If recent proposals by the New York Stock Exchange (NYSE) and the NASDAQ Stock Market (NASDAQ) are accepted by the Securities and Exchange Commission (SEC), most Canadian listed public companies whose shares trade in the U.S. will be exempted from the 2010 Dodd-Frank Wall Street Reform and Consumer Protection Act's (Dodd-Frank) compensation committee independence requirements and compensation consultant considerations, as discussed in this Client Advisory.
Dodd-Frank requires the SEC to ensure that U.S. stock exchanges include compensation committee member independence standards in their listing rules. In addition, Dodd-Frank requires compensation committees to consider potential conflicts of interest when using advisors.
The SEC released Exchange Act Rule 10C-1 in this connection on June 20, 2012. The NYSE and the NASDAQ responded to the SEC Rule with new listing proposals on September 25, 2012.
As noted in our September 27, 2012 Executive Pay Matters blog posting, both of the exchanges propose to provide relief from the committee independence rules to foreign private issuers (FPIs), i.e. to those companies whose shares are listed on a U.S. stock exchange as well as in their home country and who the SEC exempts from certain filing requirements (e.g. the U.S. proxy circular disclosure rules).
The NYSE and the NASDAQ proposals have been submitted to the SEC for final approval, which is expected to follow shortly. The committee member independence standards are to take effect in 2014 for most companies, while the compensation advisor requirements are to take effect on July 1, 2013 for NYSE companies and on the date of SEC approval for NASDAQ companies.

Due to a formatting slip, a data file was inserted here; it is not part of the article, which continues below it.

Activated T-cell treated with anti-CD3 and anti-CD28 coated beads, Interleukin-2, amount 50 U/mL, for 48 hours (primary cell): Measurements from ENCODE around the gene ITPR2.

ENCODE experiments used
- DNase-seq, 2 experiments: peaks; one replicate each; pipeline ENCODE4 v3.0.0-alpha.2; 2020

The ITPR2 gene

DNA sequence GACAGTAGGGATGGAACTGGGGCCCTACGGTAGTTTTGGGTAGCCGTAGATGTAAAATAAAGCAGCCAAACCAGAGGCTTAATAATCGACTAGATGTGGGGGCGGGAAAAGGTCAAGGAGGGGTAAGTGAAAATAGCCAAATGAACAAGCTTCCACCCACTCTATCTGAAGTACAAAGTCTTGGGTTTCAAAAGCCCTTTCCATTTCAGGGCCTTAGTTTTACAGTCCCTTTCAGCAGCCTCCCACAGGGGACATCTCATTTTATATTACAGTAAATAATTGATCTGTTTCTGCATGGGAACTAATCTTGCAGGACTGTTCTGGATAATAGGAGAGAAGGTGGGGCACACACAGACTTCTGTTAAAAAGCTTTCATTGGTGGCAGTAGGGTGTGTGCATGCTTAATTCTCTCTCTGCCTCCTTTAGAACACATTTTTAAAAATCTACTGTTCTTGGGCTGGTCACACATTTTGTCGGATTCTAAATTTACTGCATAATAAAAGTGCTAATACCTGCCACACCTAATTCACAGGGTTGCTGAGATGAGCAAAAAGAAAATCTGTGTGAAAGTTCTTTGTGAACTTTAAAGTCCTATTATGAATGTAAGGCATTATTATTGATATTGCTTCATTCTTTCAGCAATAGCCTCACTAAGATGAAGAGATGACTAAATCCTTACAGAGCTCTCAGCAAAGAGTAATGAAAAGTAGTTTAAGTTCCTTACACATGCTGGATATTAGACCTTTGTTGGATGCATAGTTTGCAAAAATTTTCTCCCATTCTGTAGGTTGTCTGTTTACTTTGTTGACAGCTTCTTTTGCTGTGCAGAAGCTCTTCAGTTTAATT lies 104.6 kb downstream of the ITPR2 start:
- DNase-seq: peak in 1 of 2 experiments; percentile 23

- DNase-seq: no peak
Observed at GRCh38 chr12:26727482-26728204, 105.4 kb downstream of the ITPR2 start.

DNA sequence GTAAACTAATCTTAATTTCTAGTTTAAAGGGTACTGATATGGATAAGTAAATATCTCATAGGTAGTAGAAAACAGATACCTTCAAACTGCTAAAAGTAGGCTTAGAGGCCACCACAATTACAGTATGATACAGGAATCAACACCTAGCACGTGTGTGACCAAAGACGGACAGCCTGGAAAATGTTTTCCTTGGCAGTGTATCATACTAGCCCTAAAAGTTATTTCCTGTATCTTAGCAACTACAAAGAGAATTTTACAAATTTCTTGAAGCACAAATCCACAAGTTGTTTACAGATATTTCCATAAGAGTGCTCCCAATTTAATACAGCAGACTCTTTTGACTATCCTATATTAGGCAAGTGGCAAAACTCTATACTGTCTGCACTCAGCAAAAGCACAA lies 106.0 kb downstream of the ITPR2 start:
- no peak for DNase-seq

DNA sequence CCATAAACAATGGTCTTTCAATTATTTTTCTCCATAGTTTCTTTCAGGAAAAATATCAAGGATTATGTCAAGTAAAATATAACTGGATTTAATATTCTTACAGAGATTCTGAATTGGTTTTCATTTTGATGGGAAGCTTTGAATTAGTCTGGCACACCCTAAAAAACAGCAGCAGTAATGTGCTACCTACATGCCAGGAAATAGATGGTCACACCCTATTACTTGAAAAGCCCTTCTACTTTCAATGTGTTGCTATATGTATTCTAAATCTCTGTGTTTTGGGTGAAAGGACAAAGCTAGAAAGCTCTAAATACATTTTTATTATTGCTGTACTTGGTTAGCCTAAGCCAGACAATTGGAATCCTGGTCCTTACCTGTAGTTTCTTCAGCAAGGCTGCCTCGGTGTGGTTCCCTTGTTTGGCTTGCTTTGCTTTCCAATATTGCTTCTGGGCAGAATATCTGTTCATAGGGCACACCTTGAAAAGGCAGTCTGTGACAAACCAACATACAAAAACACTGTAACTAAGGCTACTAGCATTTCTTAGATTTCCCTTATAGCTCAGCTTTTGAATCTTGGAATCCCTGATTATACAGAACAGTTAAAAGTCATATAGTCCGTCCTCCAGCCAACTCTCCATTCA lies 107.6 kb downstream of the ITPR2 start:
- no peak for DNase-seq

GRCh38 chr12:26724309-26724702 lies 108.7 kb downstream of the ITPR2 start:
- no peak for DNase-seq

Committee Member Independence Requirements
Unless otherwise exempted, members of the compensation committee of a NYSE-listed company will need to satisfy the Exchange's general board independence standards and the board must affirmatively determine the independence of each committee member for service on the committee by considering "all factors specifically relevant to determining whether a director has a relationship to the listed company which is material to that director's ability to be independent from management in connection with the duties of a compensation committee member."
This consideration would include, but not be limited to, the two factors explicitly enumerated in Rule 10C-1(b):
- The source of compensation of the director, including any consulting, advisory or other compensatory fee paid by the listed company to such director.
- Whether the director is affiliated with the listed company, a subsidiary of the listed company or an affiliate of a subsidiary of the listed company.
Unless otherwise exempted, a member of the compensation committee of a NASDAQ-listed company must qualify as an independent director under the NASDAQ's general standards of director independence and must not accept, directly or indirectly, any consulting, advisory or other compensatory fees from the listed company or any subsidiary of the company. For this purpose, compensatory fees exclude fees for board and committee service and fixed amounts of compensation under a retirement plan for prior service.